Maybe the watch-out-for-spring-wake-up-call earlier this week triggered my ravenous appetite for some sort of spring salad. One of the quickest, yet most scrumptious salads is one our friend Ulrike created for us on a recent dinner. The word “Vogerl” is mainly used in Austria (dialect), meaning “little bird”. Although I prefer to call it Vogerlsalat -it just sounds so much nicer-, this salad has lots more different (German) names like Rapunzel-, Nissel- or Feldsalat. The correct culinary term would be “field lettuce”; Admittedly I had to look it up in the dictionary. It’s definitely under the top 3 of my favorite leaf salads, because of its cute-looking little plantlets and especially its nutty taste.
Heat up a pan, put in a mixture of different seeds and nuts (the more, the better…). I usually go with a nut/seed-mixture from Alnatura, which contains pine nuts, sesame, sunflower and pumkin seed. Roast the mixture gently and toss it every now and then. The nuts/seeds will brown and begin to nicely perfume your kitchen. I leave them in at least until the pumpkin seeds start to do little jumps with a cracking sound. But be careful not to burn them, it just takes a ringing phone, a little distraction… When they are done, pour them out of the pan, so they can cool down a bit.
Wash the salad leaves (and take your salad spinner for a spin; it’s such a useful tool …) and the cherry tomatoes. I guess I haven’t bought regular sized tomatoes for ages, probably ever since I discovered cherry tomatoes quite a long time ago. Unless you live in the south of Italy with a good variety of ripe and tasty tomatoes at hand, chances are, cherry tomatoes will have a much more distinctive taste than any other regular sized ones. Cut the cherry tomatoes in halves or quarters.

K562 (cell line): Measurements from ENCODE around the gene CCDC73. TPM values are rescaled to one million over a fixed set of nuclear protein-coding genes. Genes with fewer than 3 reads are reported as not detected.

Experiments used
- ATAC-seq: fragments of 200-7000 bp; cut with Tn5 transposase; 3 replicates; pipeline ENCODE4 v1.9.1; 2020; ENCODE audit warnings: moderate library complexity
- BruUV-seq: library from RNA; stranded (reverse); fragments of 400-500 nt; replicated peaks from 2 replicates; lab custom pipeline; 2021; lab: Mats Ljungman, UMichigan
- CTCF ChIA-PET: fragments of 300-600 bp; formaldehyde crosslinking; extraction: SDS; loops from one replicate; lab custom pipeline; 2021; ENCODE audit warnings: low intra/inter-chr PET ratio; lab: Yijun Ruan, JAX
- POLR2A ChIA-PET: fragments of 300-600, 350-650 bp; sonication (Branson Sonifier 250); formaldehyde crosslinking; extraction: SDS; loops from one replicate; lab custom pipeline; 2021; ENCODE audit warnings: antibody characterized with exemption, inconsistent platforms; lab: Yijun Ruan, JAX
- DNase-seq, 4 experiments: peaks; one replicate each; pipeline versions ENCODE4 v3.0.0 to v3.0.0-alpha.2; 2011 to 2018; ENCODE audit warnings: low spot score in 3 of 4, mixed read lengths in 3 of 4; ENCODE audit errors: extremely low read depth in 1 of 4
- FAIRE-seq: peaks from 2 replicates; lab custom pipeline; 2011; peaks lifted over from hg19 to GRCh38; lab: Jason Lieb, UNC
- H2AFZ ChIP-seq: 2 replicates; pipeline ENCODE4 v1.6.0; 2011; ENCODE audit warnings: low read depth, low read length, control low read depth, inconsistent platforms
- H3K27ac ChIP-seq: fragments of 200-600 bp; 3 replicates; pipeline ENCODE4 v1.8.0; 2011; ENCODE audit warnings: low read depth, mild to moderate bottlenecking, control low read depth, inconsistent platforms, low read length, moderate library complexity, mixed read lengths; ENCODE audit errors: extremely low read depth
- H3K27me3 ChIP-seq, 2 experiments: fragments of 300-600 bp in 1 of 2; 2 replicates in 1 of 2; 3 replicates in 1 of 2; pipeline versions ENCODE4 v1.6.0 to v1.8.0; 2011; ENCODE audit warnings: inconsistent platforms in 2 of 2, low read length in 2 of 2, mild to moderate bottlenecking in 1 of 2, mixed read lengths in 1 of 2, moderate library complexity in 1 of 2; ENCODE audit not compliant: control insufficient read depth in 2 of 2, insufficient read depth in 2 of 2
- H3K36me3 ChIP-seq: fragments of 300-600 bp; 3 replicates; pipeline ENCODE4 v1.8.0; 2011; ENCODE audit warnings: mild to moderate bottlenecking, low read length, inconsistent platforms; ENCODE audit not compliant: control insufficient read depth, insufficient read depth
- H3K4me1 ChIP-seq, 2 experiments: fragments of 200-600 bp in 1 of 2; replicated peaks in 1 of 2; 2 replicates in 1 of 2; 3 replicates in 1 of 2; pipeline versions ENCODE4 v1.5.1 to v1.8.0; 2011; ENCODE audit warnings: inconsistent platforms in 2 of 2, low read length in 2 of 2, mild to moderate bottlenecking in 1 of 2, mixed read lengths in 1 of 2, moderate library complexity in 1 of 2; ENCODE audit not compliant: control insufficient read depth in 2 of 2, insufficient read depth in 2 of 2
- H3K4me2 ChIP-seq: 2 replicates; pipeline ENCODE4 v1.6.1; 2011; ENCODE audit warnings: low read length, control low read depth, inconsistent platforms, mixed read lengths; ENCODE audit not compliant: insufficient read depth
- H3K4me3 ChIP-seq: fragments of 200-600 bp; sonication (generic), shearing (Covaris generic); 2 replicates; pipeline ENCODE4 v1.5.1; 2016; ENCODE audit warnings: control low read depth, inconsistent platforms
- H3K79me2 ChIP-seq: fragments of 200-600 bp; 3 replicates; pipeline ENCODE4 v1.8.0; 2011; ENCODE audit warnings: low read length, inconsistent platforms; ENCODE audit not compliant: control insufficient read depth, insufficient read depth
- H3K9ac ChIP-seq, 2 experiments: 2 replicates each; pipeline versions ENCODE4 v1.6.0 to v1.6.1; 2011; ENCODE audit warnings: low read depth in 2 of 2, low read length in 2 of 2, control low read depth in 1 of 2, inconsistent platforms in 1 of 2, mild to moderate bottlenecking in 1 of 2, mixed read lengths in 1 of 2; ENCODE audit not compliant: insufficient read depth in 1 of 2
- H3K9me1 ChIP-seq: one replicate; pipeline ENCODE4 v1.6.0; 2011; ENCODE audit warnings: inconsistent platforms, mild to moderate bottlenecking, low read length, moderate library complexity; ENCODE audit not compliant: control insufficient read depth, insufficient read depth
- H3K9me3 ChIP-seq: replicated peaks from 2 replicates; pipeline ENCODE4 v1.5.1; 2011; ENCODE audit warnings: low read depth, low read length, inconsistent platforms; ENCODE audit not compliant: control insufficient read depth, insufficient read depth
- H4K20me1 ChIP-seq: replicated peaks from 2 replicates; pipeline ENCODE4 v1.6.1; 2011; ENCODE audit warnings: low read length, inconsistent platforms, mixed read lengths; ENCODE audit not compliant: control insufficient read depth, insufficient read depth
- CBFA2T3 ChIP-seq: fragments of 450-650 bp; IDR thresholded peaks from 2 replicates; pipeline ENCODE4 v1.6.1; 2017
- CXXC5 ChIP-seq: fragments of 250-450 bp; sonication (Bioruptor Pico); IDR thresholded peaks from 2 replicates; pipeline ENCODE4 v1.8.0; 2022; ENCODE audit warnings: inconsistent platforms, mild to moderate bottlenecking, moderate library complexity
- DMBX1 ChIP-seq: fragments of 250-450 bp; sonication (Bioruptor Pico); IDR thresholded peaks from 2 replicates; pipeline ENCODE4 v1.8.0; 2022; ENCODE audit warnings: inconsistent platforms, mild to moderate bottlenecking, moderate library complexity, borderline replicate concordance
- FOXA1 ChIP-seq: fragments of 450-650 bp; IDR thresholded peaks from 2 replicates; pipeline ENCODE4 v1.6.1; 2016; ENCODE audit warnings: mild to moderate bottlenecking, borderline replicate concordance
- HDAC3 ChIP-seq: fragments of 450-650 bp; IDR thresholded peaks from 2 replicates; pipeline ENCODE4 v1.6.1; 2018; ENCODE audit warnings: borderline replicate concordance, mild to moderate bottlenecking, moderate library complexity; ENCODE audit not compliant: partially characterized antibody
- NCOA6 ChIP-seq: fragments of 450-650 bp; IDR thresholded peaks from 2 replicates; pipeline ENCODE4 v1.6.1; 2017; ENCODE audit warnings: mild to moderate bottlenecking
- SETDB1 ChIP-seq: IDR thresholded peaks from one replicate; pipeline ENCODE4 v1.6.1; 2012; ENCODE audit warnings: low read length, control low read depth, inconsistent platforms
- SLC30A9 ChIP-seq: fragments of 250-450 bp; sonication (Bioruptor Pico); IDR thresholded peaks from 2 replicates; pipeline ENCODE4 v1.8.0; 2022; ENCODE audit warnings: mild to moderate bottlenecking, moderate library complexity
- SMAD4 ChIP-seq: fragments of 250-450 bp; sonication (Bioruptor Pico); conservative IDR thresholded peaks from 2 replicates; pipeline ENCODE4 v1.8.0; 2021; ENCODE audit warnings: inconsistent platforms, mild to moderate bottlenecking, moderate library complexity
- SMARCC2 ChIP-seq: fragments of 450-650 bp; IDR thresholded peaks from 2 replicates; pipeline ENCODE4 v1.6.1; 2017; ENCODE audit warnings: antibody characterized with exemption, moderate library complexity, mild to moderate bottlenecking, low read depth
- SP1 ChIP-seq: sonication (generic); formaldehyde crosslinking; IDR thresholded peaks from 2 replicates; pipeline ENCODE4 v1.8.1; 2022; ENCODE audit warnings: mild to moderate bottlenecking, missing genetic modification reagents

For the dressing, I have a very basic, standard version, that goes well with almost any type of salad. Of course it can be spiced up with various additional ingredients, but not today… . I mix good olive oil (two thirds), balsamic vinegar (one third), salt, pepper (depending on your taste) and a pinch of sugar in a cup and blend it with one of those cheap cappuccino creamers. The emulsion gets all smooth and creamy.
Use a large bowl to combine the salad, the tomatoes, one half of the seeds/nuts and the dressing and arrange it on the plates nicely. Toss the other half of the seeds/nuts over the salad (those will stay more crisp).
Rip buffalo mozzarella (huge difference to regular mozzarella!) to bite-size and arrange on top of the salad. In addition, I also grate some bigger parmesan-stripes over it and sometimes add stripes of grilled pancetta (skipped it this time).
Lastly, drizzle fine aged balsamico over the salad and plate. The balsamico we got from “Di Gennaro”, an Italian specialty shop, a recommendation from our dear friends Stephanie and Dave. Its texture is comparable to deep-dark, sticky syrup, the taste however a well-balance composition of sweet and sour – not really cheap, but absolutely worth it.
Add some olive oil and fresh ground pepper. Maybe some bread, but not necessarily.
I think I’ll have it again this week… ;)
“Vogerl”- Salad with buffalo mozzarella
Recipe source: adaptation of Ulrike’s recipe
Required time: about 15 minutes
Ingredients (the quantity is really a matter of own taste,
so it’s totally up to you):
seeds and nuts (e.g. pumpkin seeds, sunflower seeds,
sesame, pine nuts)
pancetta (Italian bacon)
dressing: olive oil, balsamic vinegar, pepper, salt
aged balsamic vinegar (final spice-up)